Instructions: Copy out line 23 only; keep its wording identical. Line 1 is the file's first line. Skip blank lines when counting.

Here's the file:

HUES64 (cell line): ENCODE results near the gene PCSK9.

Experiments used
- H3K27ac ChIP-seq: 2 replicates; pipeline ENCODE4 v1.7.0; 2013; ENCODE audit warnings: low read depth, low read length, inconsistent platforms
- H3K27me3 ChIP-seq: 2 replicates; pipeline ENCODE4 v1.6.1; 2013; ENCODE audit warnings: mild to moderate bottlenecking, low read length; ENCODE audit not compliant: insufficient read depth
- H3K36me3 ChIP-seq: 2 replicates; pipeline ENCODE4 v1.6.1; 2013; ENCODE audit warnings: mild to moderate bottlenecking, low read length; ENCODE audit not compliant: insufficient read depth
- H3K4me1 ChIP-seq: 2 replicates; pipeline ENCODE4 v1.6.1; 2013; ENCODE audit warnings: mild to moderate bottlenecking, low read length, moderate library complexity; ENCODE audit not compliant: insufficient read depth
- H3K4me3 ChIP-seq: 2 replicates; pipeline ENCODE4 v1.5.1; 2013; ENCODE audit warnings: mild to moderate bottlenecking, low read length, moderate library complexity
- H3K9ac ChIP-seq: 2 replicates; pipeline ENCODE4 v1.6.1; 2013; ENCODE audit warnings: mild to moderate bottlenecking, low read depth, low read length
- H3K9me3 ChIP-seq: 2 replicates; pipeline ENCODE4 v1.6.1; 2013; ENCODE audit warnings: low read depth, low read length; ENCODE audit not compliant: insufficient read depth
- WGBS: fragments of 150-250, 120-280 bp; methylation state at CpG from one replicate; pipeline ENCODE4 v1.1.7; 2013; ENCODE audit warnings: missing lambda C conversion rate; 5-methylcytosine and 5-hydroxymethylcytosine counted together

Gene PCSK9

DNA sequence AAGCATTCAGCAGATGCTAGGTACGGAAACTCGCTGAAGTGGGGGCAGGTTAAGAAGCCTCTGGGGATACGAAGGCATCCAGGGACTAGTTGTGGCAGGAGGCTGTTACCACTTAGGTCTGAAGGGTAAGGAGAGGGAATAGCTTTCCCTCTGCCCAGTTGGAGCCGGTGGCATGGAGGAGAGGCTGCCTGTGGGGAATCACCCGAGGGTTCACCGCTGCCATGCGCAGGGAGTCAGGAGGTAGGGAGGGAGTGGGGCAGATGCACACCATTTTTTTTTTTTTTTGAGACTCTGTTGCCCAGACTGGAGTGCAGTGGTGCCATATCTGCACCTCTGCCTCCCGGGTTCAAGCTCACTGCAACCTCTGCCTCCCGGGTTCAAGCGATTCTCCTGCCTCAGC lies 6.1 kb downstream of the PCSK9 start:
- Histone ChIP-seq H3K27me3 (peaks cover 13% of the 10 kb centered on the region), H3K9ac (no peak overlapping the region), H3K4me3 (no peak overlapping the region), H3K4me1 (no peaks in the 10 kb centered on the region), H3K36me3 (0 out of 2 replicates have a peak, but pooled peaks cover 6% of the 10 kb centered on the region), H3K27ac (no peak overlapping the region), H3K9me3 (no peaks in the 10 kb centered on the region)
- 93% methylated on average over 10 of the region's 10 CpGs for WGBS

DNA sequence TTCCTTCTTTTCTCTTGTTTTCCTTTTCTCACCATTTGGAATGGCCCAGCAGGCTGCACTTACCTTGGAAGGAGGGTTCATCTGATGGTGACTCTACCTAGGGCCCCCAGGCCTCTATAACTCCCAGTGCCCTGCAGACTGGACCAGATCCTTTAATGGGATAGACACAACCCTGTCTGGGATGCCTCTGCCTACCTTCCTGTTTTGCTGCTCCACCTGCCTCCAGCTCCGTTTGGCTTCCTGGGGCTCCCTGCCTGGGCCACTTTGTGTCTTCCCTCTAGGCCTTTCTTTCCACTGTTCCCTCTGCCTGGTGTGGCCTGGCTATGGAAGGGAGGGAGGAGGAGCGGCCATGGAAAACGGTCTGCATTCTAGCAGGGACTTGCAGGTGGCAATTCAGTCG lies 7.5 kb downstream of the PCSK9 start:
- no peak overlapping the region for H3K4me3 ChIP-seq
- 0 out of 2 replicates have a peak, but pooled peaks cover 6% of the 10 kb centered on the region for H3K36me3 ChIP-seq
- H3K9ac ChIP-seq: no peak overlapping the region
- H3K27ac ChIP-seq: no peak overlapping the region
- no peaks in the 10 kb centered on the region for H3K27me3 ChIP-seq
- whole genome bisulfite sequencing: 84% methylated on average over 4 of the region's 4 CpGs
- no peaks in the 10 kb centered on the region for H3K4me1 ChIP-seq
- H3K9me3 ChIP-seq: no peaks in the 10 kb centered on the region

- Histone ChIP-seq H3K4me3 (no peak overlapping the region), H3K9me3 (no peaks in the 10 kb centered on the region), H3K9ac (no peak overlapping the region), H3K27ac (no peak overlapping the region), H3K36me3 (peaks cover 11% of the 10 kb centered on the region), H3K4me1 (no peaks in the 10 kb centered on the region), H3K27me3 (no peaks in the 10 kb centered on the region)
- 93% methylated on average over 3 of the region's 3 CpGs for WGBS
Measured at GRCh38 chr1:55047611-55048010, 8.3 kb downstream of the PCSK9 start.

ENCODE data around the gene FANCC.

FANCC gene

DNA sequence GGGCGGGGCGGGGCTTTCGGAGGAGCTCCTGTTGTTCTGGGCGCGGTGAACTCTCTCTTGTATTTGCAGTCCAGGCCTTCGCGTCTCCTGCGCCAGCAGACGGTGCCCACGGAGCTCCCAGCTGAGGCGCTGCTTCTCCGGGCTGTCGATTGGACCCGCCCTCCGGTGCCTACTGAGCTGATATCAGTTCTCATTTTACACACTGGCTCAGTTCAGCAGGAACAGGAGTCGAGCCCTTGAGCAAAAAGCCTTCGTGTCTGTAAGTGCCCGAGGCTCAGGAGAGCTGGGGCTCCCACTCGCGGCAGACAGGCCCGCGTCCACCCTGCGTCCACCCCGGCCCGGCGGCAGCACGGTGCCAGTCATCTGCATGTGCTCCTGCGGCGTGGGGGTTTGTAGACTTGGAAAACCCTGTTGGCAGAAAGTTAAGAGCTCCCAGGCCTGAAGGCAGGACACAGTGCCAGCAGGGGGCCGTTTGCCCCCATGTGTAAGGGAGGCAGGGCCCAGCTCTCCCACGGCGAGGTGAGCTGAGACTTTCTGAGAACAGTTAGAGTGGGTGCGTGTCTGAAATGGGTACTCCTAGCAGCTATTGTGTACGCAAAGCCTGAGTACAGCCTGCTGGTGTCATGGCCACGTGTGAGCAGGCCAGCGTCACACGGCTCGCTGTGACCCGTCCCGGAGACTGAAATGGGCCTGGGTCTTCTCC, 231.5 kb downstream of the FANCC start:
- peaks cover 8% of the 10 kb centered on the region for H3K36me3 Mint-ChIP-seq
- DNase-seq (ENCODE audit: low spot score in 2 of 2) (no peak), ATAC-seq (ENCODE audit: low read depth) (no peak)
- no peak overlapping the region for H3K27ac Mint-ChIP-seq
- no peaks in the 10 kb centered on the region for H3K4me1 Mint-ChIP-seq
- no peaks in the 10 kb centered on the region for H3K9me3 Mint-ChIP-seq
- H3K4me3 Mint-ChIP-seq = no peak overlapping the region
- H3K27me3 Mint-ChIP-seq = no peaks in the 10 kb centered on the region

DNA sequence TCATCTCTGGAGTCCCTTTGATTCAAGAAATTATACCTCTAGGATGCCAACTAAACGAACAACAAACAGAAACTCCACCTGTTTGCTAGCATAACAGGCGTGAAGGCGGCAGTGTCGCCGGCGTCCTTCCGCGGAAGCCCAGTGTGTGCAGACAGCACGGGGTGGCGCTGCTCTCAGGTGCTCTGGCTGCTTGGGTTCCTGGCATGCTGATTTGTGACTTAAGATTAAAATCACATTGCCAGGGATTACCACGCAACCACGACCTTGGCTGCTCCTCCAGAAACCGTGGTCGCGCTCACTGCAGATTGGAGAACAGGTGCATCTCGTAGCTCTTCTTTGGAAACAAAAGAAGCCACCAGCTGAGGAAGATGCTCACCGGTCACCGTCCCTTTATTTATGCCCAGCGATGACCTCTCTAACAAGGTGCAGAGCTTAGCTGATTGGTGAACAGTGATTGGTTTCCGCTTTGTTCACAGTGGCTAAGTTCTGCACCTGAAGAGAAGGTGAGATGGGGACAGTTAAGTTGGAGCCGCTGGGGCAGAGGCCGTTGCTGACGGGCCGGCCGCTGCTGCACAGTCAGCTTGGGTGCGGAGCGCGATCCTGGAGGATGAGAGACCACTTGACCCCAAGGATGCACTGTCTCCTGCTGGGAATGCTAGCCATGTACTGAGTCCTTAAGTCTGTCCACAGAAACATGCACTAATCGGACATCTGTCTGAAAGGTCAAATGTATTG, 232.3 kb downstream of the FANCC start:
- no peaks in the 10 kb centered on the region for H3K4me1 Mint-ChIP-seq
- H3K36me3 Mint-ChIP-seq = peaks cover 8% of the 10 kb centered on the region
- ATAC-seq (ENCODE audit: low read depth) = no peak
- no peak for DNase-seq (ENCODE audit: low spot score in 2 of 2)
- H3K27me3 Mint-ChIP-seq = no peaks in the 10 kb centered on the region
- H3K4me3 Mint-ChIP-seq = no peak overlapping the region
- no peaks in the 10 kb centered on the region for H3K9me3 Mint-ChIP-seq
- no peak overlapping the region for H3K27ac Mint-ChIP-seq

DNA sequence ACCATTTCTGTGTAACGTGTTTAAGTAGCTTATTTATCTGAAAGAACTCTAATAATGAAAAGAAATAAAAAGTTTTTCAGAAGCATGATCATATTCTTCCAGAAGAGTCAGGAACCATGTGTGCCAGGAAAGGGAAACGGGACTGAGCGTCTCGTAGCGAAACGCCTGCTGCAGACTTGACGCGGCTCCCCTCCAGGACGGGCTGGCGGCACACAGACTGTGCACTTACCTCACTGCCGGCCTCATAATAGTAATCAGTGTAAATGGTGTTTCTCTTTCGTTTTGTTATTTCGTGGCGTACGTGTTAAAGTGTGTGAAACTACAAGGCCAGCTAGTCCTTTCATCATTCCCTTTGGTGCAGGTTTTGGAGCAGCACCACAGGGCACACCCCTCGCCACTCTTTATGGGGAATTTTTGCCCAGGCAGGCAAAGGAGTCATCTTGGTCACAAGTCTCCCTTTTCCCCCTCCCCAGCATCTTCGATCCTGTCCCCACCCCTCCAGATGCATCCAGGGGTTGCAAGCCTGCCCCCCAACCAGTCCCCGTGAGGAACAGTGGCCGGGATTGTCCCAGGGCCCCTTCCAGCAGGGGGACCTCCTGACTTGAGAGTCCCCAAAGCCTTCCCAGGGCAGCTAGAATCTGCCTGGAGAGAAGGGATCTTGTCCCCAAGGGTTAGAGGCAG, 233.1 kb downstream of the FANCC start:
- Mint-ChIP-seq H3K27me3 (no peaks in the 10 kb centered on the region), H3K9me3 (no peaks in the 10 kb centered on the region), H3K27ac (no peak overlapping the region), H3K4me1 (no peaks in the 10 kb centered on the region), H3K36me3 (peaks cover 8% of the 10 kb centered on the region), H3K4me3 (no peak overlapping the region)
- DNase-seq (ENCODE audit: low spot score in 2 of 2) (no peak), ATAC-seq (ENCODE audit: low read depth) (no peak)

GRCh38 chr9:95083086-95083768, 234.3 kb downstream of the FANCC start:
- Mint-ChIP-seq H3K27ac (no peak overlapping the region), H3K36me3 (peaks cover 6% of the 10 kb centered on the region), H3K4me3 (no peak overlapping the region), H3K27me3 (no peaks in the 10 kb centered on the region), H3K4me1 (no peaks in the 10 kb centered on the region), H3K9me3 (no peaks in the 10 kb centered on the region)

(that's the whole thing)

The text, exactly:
- H3K9me3 ChIP-seq: no peaks in the 10 kb centered on the region